- New Colony Six, “I Will Always Think About You” The NC6 had their biggest hits between 1966 and 1971. They actually wore Colonial outfits on stage, not unlike Paul Revere & The Raiders, but unlike that band, they dealt mostly in soft rock. They weren’t well-known outside the Chicago area, but this song rose to #22 nationally. There is a rather funny video that shows them making an appearance on Mulqueens’ Kiddie A-Go-Go, a local kids’ show.
- The Buckinghams, “Kind Of A Drag” Originally known as The Pulsations, they were the house band on WGN-TV’s All-Time Hits in the mid-60’s. The producers wanted them to adopt a more British-sounding name to take advantage of the ongoing British Invasion, and a security guard at the station suggested The Buckinghams. They liked the name because they associated it with Buckingham Fountain, a popular Chicago landmark (until the damn Bean came along). They became one of the most popular acts in the nation in 1967, charting five Top 20 hits that year. They split up in 1970 but reformed in the mid-80’s and are now still touring. They were Al Kooper’s inspiration for forming Blood Sweat & Tears.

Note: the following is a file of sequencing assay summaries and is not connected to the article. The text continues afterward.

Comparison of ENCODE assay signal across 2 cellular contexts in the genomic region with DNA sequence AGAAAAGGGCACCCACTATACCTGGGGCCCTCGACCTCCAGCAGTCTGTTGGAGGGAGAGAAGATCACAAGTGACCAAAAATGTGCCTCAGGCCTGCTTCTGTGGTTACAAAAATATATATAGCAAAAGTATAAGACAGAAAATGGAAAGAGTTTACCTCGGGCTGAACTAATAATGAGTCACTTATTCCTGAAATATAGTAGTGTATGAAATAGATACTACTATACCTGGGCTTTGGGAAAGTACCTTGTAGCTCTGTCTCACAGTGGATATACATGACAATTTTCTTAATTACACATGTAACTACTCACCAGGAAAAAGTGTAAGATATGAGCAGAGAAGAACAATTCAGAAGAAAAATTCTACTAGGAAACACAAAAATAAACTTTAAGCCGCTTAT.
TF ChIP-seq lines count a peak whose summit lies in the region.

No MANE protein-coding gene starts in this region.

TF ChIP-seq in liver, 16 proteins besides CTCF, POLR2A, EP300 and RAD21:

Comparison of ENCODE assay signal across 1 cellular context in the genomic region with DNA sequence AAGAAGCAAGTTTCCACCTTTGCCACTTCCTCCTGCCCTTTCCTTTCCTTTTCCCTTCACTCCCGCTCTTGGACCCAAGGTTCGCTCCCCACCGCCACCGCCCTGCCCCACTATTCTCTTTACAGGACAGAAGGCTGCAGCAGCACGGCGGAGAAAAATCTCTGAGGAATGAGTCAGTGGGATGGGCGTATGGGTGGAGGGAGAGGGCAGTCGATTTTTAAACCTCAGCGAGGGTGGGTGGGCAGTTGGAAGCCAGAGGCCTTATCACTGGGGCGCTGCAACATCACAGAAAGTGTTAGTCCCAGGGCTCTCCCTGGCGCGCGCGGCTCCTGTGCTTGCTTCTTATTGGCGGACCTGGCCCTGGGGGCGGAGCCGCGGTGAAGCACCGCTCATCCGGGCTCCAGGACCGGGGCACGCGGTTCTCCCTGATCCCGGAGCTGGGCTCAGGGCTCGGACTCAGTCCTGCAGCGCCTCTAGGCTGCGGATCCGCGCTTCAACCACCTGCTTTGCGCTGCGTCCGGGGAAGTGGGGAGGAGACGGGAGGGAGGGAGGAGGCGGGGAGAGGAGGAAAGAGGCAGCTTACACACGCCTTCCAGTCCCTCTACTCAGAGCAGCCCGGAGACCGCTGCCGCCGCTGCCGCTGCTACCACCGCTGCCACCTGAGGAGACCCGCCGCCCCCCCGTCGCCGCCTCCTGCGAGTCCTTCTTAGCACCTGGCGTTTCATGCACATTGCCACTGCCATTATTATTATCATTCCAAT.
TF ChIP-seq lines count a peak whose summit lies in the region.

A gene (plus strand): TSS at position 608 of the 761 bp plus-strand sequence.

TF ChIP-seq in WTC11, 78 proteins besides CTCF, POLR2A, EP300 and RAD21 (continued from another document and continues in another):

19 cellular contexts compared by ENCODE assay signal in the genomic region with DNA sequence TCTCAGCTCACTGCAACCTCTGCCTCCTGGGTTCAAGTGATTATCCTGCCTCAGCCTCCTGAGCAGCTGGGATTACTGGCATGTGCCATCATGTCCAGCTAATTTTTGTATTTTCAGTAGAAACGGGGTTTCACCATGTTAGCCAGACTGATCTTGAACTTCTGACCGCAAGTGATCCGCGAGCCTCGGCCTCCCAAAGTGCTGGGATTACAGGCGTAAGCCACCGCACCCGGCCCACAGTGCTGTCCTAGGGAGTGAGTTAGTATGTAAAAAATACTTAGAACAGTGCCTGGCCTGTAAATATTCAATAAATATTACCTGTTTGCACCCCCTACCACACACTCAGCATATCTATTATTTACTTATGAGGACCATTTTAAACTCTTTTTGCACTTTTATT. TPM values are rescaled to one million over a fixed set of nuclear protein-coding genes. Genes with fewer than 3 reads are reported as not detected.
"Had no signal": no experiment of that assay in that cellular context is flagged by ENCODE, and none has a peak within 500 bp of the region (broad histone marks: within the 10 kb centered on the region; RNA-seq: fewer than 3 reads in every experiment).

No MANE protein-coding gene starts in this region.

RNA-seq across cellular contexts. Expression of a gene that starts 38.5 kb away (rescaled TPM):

- The Cryan Shames, “Sugar and Spice” From suburban Hinsdale, the band’s name derives from the fact that Tommy Krein (pronounced “cryin'”) was asked to join the band but politely declined, leading on member to say it was a “cryin’ shame” he turned them down. Always popular in Chicago but not especially in the rest of the country, this was their one song that cracked the Top 50 (#49) on the Hot 100.